CLOSE

Now Commenting On:

Mills eager to return to Houston with new squad

Indians' third-base coach has no regrets about experience with Astros

HOUSTON -- No hard feelings, no regrets. Brad Mills returns to Houston on Friday night with nothing but good things to say about the city he called home for nearly three years, as well as an Astros organization that gave him a shot to be a Major League manager.

As the third-base coach for Cleveland, where he was reunited with longtime friend Terry Francona this year, Mills has moved on to the next chapter of his career, but he admitted this weekend's series against the Astros at Minute Maid Park will bring back memories.

More

"I love Houston," Mills said. "The people there, the fans there were absolutely great to me. Obviously, I wish we would have won a few more games for them while I was there, but I love the city, I love the people. I still have a good relationship with a lot of those players there, and I wish them the best, except maybe when they're playing against us. Those three years my wife and I were there, we made a lot of friends and have a lot of good memories."

Mills, 56, won't be the only former person with Astros ties making a return this weekend. Brett Myers, who will start for Cleveland in Friday's series opener, spent 2 1/2 seasons with the Astros, and Houston native and former Astros All-Star outfielder Michael Bourn signed a four-year, $48 million deal with the Indians prior to this season, though he's currently on the disabled list and won't play this weekend.

Though it's been only eight months since Mills was let go, there isn't a wealth of Astros players who were around when he was the manager, and the turnover goes well beyond the roster. The Astros are in a new league, have new uniforms, and there's been enough changes behind the scenes at Minute Maid Park that Mills might have a hard time finding his way to the visiting clubhouse.

"It's going to be different, no doubt," Mills said. "It's going to be fun to see some of the fans, fun to visit with some of the players and some of the workers there at the stadium, people you gain a relationship in three years."

Mills was hired by the Astros prior to the 2010 season, taking over an aging team that was just two years removed from playoff contention. He had worked 11 seasons as a manager in the Minor Leagues, and he had spent the previous six seasons as Francona's bench coach in Boston, where they won two World Series titles.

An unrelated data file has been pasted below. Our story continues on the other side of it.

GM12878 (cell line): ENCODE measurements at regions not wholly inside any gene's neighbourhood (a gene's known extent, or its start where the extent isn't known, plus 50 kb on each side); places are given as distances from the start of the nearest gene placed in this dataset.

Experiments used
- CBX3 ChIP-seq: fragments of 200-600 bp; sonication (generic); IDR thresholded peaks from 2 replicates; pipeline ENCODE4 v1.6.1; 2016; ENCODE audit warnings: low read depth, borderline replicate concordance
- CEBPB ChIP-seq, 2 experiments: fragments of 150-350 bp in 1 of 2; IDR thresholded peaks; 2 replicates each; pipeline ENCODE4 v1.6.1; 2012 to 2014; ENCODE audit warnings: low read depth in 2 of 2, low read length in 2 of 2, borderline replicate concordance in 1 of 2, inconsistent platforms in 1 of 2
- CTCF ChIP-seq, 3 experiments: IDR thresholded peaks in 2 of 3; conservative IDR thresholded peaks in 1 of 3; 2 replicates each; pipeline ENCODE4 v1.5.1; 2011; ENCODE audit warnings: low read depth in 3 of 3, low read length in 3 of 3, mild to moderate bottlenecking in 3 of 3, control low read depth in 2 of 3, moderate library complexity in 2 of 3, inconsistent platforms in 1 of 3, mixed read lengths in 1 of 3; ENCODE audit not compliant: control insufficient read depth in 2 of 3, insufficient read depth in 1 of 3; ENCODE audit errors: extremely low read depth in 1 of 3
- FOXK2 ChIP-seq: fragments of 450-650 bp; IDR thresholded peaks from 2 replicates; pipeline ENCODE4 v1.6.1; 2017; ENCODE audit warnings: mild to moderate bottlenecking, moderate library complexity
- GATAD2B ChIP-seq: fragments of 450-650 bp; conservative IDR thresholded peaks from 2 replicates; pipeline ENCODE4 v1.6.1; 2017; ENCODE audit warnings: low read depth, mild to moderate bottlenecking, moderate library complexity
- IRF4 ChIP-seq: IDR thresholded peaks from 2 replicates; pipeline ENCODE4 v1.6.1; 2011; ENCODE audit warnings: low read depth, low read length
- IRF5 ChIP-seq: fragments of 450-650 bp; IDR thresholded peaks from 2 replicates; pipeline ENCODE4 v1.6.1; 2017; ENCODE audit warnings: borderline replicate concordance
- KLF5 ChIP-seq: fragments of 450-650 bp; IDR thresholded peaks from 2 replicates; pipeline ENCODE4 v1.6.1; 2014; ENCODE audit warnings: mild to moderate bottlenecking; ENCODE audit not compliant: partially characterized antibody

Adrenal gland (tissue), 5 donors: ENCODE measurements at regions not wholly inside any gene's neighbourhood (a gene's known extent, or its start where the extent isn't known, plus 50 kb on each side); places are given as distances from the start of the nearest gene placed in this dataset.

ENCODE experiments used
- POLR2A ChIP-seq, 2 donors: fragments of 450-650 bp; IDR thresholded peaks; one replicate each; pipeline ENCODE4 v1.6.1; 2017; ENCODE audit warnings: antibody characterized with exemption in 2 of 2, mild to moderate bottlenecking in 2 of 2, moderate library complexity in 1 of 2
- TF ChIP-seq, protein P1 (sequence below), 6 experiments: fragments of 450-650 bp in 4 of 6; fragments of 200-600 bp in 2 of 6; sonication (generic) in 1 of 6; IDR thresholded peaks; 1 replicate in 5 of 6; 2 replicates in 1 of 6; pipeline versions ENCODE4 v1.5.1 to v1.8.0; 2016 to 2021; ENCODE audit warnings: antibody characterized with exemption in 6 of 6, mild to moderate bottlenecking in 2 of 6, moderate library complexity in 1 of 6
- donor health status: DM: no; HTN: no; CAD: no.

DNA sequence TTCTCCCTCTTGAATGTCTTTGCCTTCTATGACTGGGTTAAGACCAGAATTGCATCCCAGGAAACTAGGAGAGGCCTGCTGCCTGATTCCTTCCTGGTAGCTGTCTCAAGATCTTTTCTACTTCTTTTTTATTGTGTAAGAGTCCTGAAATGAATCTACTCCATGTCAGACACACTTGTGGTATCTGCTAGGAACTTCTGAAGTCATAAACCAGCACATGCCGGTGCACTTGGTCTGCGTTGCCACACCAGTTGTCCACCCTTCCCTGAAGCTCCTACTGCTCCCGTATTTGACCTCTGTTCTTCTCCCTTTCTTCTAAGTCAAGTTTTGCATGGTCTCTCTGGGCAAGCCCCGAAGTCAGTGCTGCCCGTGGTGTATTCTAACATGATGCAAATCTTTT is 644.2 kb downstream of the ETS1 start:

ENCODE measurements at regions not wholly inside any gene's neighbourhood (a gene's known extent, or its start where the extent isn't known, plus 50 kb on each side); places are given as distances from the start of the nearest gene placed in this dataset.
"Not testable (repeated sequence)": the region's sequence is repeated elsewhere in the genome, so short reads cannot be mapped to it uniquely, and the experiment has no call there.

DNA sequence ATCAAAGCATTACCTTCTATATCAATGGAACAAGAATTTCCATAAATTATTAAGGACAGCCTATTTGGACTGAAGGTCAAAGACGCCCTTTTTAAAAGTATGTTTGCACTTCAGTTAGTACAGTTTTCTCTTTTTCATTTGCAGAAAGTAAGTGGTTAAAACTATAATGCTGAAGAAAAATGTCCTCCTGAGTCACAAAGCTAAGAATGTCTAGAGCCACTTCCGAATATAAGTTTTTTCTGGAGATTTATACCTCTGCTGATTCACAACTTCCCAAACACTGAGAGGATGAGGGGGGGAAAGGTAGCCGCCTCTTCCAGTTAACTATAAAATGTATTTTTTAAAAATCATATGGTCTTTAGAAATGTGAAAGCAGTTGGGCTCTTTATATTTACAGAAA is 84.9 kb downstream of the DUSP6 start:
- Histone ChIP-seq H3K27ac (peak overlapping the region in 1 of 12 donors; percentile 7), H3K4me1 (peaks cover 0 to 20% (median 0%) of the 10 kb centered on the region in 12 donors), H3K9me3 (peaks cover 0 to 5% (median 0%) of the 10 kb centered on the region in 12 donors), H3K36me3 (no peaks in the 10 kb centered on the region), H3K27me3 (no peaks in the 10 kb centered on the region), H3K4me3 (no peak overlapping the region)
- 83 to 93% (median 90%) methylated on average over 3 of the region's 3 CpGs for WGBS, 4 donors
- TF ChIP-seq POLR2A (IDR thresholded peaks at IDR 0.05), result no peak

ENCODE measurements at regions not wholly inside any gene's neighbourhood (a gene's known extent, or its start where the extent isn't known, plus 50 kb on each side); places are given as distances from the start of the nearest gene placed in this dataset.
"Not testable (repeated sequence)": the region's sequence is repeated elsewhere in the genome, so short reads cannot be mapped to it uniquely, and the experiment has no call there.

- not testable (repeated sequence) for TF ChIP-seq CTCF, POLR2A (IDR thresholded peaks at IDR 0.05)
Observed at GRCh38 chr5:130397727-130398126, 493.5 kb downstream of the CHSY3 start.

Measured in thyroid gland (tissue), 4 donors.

The Astros went a respectable 76-86 in Mills' first season as manager, despite midseason trades in which veteran slugger Lance Berkman and pitcher Roy Oswalt were dealt away for prospects. The club slipped to 56-106 in 2011 and jettisoned promising younger players Hunter Pence, Bourn and Jeff Keppinger, netting more Minor Leaguers as the rebuilding process went full tilt.

"That's the direction they were going to go," Mills said. "When I took the job, they told me that's ... the direction [that] we were going to go. So you kind of have an idea that's what we're going to do. We're going to try to build a club and get going with that and move on from there."

Under new management with owner Jim Crane and general manager Jeff Luhnow, the Astros got off a surprisingly good start last season, sitting at 22-23 in late May. But the losses began to pile up and the team began to deal away even more veterans -- pitchers Wandy Rodriguez, Myers and Brandon Lyon, third baseman Chris Johnson and first baseman Carlos Lee were all shipped off in July.

After winning only three games in July, Mills was relieved of his duties on Aug. 18 and was replaced on an interim basis by Triple-A Oklahoma City manager Tony DeFrancesco. Mills says he has no regrets about his time in Houston.

"There's always things you go through and experiences you learn from, and you move on," Mills said. "I look back at everything we went through -- good and bad -- and I tried to learn from it. ... I felt I got along good with everybody. At the same time, maybe there were some times where I didn't need to get along with everybody."

Mills took pride in the work he did with the players in the community while in Houston, and he reveled in piecing together the 25-man roster each season. Some of his best memories come from making trips to the instructional league to watch the up-and-coming prospects on whom the organization was hinging its future.

"That kind of showed how much I had bought into what we were doing and what we were trying to get done," Mills said.

Mills, who plans to drive to Orange, Texas, on Saturday with his son to visit some friends, is content being back with Francona and on a team that's built to contend, even if the Indians are off to a slow start.

"Terry's doing such a great job with this ballclub," Mills said. "We've got a real good coaching staff, and the way they're going about things is good.

"It's different, you know? You've been doing things one way for three years, but being with Terry and knowing how he does things, he does them in such a winning manner that it's a lot of fun to be back ... at third base. It's a good atmosphere."

Brian McTaggart is a reporter for MLB.com and writes an MLBlog, Tag's Lines. Follow @brianmctaggart on Twitter. This story was not subject to the approval of Major League Baseball or its clubs.

Less
{}
{}